CFFR was founded in 2007 by Keith Richman, a former LA County Republican assemblyman. 

Richman says the foundation’s sole purpose is to highlight  the skyrocketing costs of public employee retirements.

I am not looking to promote personal witch hunts. I am looking to promote fiscal responsibility.  I would hope that every state and local municipality develops an initiative like the CFFR. To that end, please question your local representatives as to how many individuals are collecting six figure pensions. Share with them the fact that in California over 4,800 individuals have six figure pensions. In fact, Bruce Malkenhorst, a municipal government retiree from Vernon, CA is “collecting” a cool half million bucks a year in retirement. An article from Forbes Magazine back in 2007 sheds further light on the municipality of Vernon, California:

Welcome to Paradise
by Evan Hessel 02.26.07

The city fathers of Vernon, Calif. run their tiny town like a family business, with unchecked power, pay and perks.

Four miles south of downtown Los Angeles sits the city of Vernon, a five-square-mile industrial enclave of meatpacking plants, warehouses and paint-mixing factories. There’s not much to see, but smells are plentiful, courtesy of a rendering factory that boils the dead pets of southern California into grease and high-protein animal feed.

Only 92 people live in Vernon. There are no parks, schools, libraries, health clinics or grocery stores. The only four restaurants close by 4 p.m. By sundown the 44,000 workers who commute here have all fled the stench.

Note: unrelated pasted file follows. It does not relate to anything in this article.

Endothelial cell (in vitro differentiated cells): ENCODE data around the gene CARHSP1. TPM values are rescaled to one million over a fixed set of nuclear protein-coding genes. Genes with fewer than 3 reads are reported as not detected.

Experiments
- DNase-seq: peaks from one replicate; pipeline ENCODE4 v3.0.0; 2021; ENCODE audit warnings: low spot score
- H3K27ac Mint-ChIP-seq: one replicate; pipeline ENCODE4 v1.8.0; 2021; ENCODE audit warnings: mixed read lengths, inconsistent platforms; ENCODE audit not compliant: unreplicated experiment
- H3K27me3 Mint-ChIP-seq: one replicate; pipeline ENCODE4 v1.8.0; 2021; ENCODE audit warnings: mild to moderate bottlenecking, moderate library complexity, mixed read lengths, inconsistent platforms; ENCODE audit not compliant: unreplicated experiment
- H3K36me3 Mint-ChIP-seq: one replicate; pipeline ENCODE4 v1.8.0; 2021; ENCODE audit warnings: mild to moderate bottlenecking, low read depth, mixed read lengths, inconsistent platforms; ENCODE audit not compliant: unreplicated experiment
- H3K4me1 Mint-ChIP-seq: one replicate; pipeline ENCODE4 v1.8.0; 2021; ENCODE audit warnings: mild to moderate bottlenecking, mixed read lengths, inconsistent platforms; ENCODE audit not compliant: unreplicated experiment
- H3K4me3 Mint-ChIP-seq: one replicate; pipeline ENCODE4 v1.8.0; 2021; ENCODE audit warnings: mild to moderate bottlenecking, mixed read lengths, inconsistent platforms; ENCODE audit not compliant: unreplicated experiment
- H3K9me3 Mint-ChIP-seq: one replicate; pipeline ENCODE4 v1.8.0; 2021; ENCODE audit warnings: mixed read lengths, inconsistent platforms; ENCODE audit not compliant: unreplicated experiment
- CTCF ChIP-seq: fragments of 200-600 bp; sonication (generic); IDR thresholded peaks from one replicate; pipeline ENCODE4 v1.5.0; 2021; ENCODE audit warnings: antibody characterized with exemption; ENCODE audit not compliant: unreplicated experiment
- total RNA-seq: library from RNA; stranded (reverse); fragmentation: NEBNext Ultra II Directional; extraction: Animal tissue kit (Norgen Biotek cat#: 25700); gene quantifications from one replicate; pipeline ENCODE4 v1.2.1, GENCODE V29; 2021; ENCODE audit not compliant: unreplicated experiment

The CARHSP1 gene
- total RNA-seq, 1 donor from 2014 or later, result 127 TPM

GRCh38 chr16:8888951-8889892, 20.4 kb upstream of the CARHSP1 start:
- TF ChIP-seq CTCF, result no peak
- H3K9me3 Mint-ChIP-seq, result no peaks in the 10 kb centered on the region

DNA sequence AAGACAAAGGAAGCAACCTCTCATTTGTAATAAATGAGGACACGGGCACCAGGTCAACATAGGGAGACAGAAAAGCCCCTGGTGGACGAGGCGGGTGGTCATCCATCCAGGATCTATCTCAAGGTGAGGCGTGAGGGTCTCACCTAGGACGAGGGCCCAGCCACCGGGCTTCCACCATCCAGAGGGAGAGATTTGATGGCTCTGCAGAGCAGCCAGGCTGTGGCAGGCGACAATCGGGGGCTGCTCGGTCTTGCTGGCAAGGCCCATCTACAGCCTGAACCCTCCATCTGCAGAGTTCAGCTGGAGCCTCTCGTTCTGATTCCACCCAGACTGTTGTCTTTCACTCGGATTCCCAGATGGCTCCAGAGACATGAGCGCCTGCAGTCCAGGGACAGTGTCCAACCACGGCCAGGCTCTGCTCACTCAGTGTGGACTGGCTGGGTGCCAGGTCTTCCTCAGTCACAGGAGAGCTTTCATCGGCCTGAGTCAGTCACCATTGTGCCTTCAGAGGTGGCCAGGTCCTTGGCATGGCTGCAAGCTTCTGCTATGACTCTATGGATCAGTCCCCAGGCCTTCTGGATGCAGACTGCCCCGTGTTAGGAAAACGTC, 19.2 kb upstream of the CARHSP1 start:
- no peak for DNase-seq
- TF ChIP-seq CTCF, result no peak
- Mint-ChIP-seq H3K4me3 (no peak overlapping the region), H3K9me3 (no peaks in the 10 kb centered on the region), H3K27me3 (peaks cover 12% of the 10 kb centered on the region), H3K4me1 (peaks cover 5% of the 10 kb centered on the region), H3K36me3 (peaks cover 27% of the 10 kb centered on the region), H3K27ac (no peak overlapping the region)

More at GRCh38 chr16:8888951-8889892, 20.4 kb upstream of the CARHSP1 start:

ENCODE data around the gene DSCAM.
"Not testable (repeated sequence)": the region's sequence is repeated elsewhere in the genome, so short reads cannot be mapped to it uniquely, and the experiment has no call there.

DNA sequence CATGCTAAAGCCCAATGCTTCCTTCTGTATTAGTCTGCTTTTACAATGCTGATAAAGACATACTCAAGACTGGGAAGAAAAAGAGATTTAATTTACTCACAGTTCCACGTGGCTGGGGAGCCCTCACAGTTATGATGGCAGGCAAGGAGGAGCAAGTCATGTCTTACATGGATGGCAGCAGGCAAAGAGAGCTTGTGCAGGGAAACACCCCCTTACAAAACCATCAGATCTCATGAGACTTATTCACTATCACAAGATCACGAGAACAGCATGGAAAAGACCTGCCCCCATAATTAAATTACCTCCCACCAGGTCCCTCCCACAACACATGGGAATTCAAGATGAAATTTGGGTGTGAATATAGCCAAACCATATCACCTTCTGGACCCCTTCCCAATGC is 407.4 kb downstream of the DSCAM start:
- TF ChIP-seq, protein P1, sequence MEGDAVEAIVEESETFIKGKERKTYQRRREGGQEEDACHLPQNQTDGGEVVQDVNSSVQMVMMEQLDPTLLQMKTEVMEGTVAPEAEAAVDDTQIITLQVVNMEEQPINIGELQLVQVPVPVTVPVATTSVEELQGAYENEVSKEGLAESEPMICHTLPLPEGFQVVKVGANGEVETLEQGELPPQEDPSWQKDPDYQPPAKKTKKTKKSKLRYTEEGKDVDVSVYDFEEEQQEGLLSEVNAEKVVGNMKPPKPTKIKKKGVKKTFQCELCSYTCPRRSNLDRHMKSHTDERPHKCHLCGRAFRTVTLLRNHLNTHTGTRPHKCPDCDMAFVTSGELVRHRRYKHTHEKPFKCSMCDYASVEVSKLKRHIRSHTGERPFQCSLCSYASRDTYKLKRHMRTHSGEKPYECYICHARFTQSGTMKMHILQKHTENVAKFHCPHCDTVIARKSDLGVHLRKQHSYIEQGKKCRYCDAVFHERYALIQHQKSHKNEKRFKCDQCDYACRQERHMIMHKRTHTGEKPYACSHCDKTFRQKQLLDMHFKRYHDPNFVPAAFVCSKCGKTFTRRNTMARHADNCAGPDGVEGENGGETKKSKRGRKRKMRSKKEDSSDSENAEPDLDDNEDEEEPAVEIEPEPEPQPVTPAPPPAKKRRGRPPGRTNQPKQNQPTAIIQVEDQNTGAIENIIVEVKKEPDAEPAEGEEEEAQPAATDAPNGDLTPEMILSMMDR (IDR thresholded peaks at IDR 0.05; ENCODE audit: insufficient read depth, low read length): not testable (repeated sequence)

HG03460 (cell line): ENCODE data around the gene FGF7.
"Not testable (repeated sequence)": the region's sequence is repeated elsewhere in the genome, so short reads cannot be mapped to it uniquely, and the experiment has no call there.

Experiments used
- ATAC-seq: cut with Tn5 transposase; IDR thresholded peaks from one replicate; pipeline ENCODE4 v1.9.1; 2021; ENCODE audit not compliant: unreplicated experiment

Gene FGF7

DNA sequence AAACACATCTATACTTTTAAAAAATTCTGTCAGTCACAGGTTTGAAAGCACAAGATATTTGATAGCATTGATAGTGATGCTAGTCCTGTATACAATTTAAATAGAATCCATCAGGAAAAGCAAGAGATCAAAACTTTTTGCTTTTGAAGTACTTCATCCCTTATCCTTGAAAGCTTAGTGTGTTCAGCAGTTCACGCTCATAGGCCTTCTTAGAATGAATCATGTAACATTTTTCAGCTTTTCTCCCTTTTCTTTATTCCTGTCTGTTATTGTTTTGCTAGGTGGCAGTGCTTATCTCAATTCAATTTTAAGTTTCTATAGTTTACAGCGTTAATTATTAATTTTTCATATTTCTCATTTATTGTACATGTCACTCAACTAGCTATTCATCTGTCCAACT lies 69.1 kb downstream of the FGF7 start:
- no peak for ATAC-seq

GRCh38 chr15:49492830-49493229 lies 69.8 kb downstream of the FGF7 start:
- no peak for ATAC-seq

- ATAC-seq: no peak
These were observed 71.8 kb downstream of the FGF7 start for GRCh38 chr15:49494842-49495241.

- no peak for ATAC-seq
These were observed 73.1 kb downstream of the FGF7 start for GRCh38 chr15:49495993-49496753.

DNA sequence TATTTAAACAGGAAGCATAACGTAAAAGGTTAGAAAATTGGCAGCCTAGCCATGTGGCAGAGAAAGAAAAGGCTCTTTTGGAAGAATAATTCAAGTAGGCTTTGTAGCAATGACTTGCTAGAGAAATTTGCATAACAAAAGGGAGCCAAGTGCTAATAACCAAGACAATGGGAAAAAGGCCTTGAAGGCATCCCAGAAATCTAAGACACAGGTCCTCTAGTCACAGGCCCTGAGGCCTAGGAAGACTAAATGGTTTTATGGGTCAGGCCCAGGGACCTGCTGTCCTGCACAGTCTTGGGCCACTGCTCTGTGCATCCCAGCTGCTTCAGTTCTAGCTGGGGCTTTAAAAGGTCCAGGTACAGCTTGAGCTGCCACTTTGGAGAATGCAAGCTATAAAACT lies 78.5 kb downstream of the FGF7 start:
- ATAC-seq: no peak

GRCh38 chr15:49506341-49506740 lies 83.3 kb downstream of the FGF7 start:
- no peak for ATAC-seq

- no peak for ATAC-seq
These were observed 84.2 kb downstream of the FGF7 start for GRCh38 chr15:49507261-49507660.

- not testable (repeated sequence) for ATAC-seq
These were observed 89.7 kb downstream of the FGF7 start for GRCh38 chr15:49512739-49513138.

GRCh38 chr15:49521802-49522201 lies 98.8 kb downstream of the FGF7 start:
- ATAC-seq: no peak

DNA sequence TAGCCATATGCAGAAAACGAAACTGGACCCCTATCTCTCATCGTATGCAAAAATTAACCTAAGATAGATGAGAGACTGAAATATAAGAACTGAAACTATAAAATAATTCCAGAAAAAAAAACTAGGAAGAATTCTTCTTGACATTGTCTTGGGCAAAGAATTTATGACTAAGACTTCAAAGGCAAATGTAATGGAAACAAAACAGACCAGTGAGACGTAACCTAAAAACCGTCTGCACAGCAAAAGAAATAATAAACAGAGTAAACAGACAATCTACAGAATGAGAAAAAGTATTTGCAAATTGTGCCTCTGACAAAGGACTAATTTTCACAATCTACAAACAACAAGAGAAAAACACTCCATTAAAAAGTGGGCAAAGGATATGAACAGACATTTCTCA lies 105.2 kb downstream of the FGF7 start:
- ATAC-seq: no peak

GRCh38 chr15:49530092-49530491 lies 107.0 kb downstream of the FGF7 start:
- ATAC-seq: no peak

Vernon’s leaders like it that way. California’s tiniest city, if you want to call it a city, is one of the nation’s most lasting and efficient political machines, run almost entirely for the benefit of a handful of rarely opposed, extremely well-paid politicians. Vernon should have been subsumed long ago into the surrounding city of L.A, but its independence is a strange and stark example of how a democracy can become a dynasty.

Vernon is run by two families: the Malburgs and the Malkenhorsts, neither of which agreed to be interviewed. The bespectacled Leonis C. Malburg, 77, whose grandfather founded Vernon in 1905, has been mayor for 33 years. Bruce Malkenhorst, 71, was for 32 years the city administrator as well as clerk, finance director, treasurer, redevelopment agency secretary and chief executive of the utility Vernon Light & Power. The city was reportedly paying him $600,000 a year, more than twice what L.A.’s mayor earns, until he resigned all posts unexpectedly and without public announcement in 2005. By most accounts Malkenhorst still pulls the strings. His appointed successor is his 42-year-old son, Bruce Jr.

Theirs is a benign dictatorship. Who would run against them? Outsiders hoping to move into town are denied housing permits and Vernon’s 32 houses and apartments are owned by the city and leased to its employees for as little as $150 per month. In 1980 Malkenhorst Sr. evicted a former cop from his Vernonowned house after he ran against Malkenhorst’s favored candidates. Last year the state Superior Court forced Malkenhorst Jr. to move ahead with an election he had derailed on the grounds that the three challengers had moved in illegally. Once the votes were counted, the incumbents won anyway—in a landslide.

While many state unions do not appreciate the release of information by the CFFR, I believe every state should publicly release it. Watchdog groups should not be forced to request it. To that end, I encourage everybody who reads this post to share the link to CFFR with your local reps and specifically highlight California’s $100,000 Club.